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Brightlands Materials Center: gas sensor technology

08 Apr 2016

There will be an ever-increasing variety in the composition, and thus the quality, of Dutch natural gas. Network operators want to be able to monitor the quality of the gas in future. The Brightlands Materials Center is developing a patented sensor technology that network operators can use to measure gas composition inexpensively and in real time. The technology also provides opportunities for other applications, such as ambient air measurements.

The Brightlands Materials Center in Geleen is a research centre for new polymer materials. Scientists and industry specialists are focusing on three lines in shared research programmes. First, they are working on composite materials for lightweight parts in the automotive industry. Second, they are developing new materials for 3D printing, such as prosthetics in health care. Third, they are improving the properties of polymers for optical and electronic applications, such as gas sensor technology.

Gas sensor technology

“We are still using natural gas from Slochteren,” says TNO's Jan Willem Slijkoord. “Since it has a very consistent composition, the network operator knows its precise calorific content. Based on the decreased gas volume, the operator can determine the calorific value and invoice its clients. However, it is firmly expected that the gas composition in our network will vary far more than is currently the case, due to the import of Russian gas and the transport of biogas, among other factors. As such, the supplier can no longer measure how much energy it has supplied to the customer from the volume. It is therefore important to consistently measure the composition of the natural gas in the network. At the Brightlands Materials Center, we are developing a gas sensor which is capable of doing that.”

Precise, quick, and cheap

Natural gas is an assorted mix of gases. Natural gas from Groningenveld is made up of 81.3% methane and 3.5% higher hydrocarbons. Approximately 15.2% also consists of non-flammable gases. The innovative sensor determines the real-time concentration of methane, ethane, propane, nitrogen, carbon dioxide, and water vapour in natural gas. Slijkoord explains, “We have proven and patented the principle in conjunction with the manufacturer Bronkhorst High-Tech and network operator Alliander. Other analysis techniques exist, such as calorimetric or spectroscopic analysis, but these are more time-consuming and expensive. The gas sensor that we are developing has the potential to be cheap and to work simply and accurately in real time. It can also take excellent measurements in a reducing atmosphere. The current margin of error for measurements is ± 5%. Our aim is to reduce this to ± 0.5%, which is extremely accurate for this application. We also want to reduce the size of the complete sensor system further from 8 dm3 to 8 cm3.”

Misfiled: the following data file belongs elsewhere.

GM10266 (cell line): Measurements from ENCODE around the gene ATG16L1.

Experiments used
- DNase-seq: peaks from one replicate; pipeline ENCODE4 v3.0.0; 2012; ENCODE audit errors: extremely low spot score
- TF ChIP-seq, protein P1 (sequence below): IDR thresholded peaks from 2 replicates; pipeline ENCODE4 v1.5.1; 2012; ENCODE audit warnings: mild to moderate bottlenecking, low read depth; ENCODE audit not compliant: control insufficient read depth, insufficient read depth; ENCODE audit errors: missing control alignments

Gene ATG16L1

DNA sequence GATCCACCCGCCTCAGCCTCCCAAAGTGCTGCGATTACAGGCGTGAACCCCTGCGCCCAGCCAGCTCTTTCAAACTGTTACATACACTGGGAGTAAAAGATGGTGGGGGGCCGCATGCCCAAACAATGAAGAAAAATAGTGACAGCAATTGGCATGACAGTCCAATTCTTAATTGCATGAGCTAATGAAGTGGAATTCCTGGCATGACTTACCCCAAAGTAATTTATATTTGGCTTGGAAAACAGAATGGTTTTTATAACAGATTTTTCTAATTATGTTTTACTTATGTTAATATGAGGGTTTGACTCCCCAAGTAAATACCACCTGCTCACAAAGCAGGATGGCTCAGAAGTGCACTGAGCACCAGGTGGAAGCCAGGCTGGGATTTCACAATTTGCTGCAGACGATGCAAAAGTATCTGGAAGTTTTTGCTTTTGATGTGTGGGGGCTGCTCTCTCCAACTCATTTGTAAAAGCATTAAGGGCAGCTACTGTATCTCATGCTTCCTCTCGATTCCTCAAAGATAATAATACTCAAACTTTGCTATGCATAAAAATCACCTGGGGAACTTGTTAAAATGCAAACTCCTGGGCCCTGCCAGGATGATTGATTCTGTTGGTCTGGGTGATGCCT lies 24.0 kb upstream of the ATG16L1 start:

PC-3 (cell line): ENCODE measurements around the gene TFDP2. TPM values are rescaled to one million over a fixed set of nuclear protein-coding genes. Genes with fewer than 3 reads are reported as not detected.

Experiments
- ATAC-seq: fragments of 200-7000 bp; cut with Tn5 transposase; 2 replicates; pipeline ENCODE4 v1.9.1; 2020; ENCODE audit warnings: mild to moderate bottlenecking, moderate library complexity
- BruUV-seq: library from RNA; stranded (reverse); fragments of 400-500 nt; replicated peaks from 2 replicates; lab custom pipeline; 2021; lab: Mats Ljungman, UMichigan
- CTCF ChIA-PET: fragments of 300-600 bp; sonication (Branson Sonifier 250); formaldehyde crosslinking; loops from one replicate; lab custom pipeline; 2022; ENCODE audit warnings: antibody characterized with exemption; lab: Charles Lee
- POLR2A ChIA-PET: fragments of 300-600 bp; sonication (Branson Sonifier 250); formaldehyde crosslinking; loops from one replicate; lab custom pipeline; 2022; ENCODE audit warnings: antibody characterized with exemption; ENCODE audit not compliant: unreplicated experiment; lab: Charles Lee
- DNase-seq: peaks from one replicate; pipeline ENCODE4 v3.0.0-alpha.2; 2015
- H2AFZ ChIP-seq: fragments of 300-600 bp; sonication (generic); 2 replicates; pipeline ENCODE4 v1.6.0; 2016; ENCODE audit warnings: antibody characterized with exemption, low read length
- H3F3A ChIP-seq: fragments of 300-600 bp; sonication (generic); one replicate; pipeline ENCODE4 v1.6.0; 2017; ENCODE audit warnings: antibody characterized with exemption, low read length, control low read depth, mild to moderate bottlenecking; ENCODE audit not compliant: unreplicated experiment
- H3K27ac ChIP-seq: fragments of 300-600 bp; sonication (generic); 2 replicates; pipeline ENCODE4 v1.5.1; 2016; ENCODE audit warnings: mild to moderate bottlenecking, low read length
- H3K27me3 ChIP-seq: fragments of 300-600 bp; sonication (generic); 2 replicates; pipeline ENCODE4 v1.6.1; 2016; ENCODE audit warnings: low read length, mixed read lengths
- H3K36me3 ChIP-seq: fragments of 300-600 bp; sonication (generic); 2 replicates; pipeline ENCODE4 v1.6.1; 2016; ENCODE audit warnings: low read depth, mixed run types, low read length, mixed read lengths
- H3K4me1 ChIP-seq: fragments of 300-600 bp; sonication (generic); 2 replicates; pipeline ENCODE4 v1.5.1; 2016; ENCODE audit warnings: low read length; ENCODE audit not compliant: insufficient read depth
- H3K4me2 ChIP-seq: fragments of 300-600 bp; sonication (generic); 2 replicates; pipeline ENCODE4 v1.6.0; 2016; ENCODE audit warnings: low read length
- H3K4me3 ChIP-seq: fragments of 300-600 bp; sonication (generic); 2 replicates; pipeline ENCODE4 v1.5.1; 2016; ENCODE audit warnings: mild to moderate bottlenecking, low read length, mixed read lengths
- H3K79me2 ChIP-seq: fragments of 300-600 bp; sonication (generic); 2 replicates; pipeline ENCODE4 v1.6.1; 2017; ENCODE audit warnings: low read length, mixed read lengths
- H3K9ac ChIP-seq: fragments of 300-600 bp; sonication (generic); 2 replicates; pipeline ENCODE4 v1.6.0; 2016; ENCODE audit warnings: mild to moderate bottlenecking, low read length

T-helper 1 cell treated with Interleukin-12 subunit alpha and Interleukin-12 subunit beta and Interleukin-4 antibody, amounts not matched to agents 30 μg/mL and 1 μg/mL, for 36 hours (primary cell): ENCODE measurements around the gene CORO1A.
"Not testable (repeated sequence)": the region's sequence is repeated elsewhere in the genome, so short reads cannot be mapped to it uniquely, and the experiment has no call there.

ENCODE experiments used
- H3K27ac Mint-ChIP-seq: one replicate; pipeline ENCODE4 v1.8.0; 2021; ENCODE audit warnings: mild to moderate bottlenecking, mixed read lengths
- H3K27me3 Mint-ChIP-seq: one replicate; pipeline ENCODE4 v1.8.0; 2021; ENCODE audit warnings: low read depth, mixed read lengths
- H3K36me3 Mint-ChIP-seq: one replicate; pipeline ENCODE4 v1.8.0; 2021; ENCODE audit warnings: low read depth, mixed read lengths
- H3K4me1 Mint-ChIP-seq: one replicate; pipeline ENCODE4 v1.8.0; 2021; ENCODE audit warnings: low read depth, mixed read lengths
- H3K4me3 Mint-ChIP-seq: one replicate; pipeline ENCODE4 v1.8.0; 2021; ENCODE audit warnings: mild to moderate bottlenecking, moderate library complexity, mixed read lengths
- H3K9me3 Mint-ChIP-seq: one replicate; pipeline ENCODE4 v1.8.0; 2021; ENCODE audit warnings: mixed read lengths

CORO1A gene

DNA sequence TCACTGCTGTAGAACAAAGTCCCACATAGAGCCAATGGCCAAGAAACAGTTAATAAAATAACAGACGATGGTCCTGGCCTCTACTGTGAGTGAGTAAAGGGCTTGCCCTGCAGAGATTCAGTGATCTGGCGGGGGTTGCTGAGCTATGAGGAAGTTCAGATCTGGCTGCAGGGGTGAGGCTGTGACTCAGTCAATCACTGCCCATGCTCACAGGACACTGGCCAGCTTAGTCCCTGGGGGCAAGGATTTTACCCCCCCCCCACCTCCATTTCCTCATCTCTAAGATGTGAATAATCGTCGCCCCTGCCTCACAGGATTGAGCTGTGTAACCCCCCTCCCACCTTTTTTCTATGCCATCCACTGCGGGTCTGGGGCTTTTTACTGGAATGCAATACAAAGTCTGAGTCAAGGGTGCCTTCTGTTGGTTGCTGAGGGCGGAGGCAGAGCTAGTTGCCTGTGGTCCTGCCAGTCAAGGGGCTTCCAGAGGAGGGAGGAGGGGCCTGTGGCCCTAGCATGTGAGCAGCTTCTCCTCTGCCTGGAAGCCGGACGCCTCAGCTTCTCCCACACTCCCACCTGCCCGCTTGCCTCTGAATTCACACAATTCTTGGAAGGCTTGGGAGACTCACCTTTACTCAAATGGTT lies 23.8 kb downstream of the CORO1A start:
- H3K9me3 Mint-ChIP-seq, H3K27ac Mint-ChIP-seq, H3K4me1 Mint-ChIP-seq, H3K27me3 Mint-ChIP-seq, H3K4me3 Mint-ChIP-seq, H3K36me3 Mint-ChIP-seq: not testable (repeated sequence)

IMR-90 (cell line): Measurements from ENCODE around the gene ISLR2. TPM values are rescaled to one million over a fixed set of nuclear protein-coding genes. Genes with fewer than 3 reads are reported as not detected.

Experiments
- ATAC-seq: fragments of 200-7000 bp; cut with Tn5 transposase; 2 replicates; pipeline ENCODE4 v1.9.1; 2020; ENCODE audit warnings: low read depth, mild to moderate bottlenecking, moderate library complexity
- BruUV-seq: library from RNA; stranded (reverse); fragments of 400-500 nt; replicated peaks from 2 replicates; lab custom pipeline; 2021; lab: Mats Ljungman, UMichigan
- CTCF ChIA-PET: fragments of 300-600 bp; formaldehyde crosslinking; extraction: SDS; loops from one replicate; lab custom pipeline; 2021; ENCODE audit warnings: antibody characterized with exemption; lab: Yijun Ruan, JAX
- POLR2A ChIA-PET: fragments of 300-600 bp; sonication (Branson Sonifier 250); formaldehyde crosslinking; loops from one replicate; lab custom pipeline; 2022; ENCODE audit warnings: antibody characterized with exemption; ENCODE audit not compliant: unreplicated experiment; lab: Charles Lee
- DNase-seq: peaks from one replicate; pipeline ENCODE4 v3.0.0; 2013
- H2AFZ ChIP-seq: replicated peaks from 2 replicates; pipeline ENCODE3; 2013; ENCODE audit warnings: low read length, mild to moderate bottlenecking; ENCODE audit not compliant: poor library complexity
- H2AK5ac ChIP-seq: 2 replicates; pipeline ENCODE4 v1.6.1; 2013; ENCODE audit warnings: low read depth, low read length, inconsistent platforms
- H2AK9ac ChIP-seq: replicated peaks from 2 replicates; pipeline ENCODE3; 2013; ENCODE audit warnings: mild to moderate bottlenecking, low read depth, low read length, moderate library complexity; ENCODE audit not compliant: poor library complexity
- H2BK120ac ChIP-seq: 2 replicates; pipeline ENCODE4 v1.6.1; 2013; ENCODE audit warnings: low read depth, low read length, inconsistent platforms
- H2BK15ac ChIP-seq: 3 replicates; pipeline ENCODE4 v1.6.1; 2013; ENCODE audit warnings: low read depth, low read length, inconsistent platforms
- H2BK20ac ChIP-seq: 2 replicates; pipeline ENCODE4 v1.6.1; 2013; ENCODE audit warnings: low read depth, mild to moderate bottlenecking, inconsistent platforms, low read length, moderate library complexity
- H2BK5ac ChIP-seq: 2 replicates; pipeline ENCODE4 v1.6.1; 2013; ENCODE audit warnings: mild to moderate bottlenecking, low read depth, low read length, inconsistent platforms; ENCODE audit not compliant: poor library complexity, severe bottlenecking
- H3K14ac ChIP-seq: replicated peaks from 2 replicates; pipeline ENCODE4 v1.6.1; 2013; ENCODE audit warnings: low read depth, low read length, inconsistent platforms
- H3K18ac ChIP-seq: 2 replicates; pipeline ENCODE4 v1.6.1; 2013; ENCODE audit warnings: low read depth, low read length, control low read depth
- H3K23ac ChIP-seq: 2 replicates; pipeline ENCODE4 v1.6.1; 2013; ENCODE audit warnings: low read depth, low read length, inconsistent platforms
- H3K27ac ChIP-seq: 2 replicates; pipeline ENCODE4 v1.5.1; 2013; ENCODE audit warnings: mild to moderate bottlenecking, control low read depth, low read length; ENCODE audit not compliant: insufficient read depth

Broad application options

The secret of the gas sensor lies in the applied polymer technology. “We apply that specific technology to an electronic circuit. We then secure it in a measurement and control device that determines the composition and energy content of the gas to be supplied. Depending on the type of polymers that you apply to the electronics, you can detect the relevant gas component and percentage by weight in real time. The technology thus has a far broader application than simply in the natural gas pipeline network, which is what makes it so interesting. There is an increasing need to investigate ambient air, for example, both indoors and outdoors: to combat the sick building syndrome, check whether classroom air in a school is optimal for learning achievements, whether the carbon monoxide levels in a home are not excessive, for smog detection in cities, etc.”

Is there also interest in monitoring gasses and air quality?

Slijkoord says, “I am keen to make contact with businesses and authorities that are interested in monitoring air quality, both inside and outside buildings. Gas sensor technology is a very suitable and affordable solution for this purpose. If you have interesting applications or wish to know more, I invite you to contact us.”

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Ir. Jan Willem Slijkoord

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Ir. Jan Willem Slijkoord

  • Sustainability
  • Polymers
  • Recycling
  • Brightlands Material Center
  • Shared Research Innovation
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